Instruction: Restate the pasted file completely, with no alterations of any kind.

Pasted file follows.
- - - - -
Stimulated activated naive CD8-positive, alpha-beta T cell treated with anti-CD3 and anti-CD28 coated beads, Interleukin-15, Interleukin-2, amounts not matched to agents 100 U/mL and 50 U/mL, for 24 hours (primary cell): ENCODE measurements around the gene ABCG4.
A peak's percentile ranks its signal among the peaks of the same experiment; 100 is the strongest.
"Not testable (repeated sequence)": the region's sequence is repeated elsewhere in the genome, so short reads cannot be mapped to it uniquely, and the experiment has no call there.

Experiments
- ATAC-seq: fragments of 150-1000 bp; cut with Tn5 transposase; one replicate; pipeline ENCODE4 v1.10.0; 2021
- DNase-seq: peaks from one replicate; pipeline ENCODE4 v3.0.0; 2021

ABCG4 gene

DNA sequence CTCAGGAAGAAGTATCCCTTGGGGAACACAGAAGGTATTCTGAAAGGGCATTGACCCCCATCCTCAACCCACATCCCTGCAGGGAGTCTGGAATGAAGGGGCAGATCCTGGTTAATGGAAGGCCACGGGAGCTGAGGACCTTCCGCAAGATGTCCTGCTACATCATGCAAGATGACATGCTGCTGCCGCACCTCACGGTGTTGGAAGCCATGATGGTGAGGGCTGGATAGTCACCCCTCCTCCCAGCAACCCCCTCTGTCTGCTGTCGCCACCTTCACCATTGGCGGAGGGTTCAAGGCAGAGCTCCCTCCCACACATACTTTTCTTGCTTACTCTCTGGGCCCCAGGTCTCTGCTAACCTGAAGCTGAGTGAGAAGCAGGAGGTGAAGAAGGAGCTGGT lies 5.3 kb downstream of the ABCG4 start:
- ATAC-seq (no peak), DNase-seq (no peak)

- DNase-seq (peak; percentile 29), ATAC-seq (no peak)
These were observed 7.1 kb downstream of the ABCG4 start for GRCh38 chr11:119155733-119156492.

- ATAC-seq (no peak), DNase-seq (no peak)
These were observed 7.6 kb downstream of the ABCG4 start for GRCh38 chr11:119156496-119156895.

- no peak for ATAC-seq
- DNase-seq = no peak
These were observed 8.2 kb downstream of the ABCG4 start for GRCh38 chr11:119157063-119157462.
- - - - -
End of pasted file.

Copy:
Stimulated activated naive CD8-positive, alpha-beta T cell treated with anti-CD3 and anti-CD28 coated beads, Interleukin-15, Interleukin-2, amounts not matched to agents 100 U/mL and 50 U/mL, for 24 hours (primary cell): ENCODE measurements around the gene ABCG4.
A peak's percentile ranks its signal among the peaks of the same experiment; 100 is the strongest.
"Not testable (repeated sequence)": the region's sequence is repeated elsewhere in the genome, so short reads cannot be mapped to it uniquely, and the experiment has no call there.

Experiments
- ATAC-seq: fragments of 150-1000 bp; cut with Tn5 transposase; one replicate; pipeline ENCODE4 v1.10.0; 2021
- DNase-seq: peaks from one replicate; pipeline ENCODE4 v3.0.0; 2021

ABCG4 gene

DNA sequence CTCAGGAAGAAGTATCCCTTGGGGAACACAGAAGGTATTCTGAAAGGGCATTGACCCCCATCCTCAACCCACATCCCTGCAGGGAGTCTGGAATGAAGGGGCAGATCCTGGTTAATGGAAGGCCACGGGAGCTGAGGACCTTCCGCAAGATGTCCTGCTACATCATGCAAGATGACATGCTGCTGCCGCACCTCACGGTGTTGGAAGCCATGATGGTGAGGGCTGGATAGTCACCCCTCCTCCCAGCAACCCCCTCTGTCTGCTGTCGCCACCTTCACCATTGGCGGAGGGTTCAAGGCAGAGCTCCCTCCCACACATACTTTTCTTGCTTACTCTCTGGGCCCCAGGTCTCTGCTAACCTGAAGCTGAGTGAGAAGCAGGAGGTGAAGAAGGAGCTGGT lies 5.3 kb downstream of the ABCG4 start:
- ATAC-seq (no peak), DNase-seq (no peak)

- DNase-seq (peak; percentile 29), ATAC-seq (no peak)
These were observed 7.1 kb downstream of the ABCG4 start for GRCh38 chr11:119155733-119156492.

- ATAC-seq (no peak), DNase-seq (no peak)
These were observed 7.6 kb downstream of the ABCG4 start for GRCh38 chr11:119156496-119156895.

- no peak for ATAC-seq
- DNase-seq = no peak
These were observed 8.2 kb downstream of the ABCG4 start for GRCh38 chr11:119157063-119157462.